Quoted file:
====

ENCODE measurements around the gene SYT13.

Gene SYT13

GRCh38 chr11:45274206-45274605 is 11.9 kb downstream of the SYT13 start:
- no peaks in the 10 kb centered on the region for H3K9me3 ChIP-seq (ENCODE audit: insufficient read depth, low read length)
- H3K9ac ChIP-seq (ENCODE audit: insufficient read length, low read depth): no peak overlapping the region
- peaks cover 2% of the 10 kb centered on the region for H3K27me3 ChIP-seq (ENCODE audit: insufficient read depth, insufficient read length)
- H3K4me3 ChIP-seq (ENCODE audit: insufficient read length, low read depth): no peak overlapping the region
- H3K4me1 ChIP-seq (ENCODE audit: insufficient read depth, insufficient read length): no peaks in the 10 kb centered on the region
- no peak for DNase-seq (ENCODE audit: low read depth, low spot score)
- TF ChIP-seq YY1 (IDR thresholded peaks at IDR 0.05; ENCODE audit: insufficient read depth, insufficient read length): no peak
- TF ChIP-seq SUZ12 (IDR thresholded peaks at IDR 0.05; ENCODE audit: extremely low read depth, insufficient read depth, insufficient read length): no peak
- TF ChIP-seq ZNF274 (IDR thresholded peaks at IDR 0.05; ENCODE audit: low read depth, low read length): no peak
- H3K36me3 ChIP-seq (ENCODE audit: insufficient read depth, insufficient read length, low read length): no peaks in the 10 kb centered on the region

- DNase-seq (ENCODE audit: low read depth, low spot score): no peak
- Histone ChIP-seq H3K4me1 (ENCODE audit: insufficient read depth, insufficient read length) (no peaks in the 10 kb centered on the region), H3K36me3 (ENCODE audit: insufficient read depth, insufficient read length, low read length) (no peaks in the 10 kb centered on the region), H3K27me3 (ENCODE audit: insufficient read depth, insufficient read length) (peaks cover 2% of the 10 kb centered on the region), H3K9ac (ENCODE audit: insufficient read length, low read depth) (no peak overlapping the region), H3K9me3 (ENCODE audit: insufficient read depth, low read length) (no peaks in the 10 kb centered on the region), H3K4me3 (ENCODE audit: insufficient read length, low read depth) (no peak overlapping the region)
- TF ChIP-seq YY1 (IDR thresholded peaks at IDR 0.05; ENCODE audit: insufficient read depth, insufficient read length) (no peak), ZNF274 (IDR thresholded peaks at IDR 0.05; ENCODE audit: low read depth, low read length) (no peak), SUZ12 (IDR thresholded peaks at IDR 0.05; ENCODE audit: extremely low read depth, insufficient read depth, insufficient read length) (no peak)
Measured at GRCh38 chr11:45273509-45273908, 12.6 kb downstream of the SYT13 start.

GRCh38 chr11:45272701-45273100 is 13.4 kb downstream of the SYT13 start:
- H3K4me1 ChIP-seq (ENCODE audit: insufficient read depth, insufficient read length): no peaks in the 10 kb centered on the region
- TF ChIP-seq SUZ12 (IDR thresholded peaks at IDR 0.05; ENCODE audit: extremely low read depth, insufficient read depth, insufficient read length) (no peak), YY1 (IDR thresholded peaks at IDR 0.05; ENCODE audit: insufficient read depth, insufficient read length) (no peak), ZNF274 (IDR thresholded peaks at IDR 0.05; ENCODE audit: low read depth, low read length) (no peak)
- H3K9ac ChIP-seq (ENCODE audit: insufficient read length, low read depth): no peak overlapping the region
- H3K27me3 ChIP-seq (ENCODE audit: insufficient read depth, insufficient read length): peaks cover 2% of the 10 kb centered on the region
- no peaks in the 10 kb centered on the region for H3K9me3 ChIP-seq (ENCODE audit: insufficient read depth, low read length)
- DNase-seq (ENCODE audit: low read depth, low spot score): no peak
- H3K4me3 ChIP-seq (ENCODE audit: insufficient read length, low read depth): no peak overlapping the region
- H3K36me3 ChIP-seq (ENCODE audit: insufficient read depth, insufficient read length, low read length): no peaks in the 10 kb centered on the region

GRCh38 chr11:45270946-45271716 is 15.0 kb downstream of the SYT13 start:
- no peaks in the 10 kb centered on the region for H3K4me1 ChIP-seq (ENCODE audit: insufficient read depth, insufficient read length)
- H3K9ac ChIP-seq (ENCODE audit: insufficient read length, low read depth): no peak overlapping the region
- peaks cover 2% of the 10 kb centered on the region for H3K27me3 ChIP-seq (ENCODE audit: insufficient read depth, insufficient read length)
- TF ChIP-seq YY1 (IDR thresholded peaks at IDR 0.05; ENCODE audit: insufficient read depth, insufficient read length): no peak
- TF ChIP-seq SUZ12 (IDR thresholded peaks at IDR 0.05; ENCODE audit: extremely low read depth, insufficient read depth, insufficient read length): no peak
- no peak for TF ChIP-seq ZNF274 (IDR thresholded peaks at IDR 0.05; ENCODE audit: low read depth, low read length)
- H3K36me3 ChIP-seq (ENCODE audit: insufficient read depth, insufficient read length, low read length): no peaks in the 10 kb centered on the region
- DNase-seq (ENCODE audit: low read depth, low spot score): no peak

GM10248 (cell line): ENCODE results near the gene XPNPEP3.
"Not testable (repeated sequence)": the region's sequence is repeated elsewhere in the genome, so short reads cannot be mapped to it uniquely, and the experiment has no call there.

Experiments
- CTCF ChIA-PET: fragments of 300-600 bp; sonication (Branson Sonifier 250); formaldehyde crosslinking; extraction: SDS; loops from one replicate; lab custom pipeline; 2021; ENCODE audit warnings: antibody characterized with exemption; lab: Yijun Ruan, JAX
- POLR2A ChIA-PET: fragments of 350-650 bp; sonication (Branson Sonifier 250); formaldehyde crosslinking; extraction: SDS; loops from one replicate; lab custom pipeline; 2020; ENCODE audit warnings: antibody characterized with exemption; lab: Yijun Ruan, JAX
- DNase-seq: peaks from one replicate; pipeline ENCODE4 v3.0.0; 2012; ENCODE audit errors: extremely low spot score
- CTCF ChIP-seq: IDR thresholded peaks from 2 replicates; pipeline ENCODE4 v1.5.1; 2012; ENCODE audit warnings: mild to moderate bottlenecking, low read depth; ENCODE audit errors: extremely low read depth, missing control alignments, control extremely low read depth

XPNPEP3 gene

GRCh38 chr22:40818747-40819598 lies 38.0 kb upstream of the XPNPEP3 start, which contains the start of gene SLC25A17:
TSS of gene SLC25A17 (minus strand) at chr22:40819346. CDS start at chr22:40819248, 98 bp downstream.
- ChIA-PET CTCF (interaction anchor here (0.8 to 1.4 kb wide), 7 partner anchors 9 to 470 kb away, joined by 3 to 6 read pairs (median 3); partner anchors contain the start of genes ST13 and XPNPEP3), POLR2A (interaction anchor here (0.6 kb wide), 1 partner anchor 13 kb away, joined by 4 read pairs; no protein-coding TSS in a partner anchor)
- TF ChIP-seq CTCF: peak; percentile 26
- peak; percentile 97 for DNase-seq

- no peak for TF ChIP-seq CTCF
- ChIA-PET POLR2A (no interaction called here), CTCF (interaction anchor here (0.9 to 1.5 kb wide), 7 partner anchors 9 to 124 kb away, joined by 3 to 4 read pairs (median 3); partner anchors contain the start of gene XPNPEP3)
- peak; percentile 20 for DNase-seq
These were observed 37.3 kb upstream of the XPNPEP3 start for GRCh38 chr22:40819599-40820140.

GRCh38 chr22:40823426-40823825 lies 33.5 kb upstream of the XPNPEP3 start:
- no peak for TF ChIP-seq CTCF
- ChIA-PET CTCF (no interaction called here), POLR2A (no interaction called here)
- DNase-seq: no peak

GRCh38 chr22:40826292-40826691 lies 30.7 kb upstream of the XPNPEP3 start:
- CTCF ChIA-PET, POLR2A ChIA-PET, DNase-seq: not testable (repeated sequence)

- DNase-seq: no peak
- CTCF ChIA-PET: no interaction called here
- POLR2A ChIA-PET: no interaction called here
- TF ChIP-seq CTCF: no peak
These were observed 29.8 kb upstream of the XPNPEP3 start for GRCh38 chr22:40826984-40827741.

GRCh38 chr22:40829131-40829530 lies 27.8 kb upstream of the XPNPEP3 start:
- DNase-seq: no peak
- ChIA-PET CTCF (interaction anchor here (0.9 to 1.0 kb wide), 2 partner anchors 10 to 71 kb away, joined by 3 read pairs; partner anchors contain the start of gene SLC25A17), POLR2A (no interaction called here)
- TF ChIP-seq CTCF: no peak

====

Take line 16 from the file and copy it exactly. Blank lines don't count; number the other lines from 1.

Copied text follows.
- TF ChIP-seq YY1 (IDR thresholded peaks at IDR 0.05; ENCODE audit: insufficient read depth, insufficient read length) (no peak), ZNF274 (IDR thresholded peaks at IDR 0.05; ENCODE audit: low read depth, low read length) (no peak), SUZ12 (IDR thresholded peaks at IDR 0.05; ENCODE audit: extremely low read depth, insufficient read depth, insufficient read length) (no peak)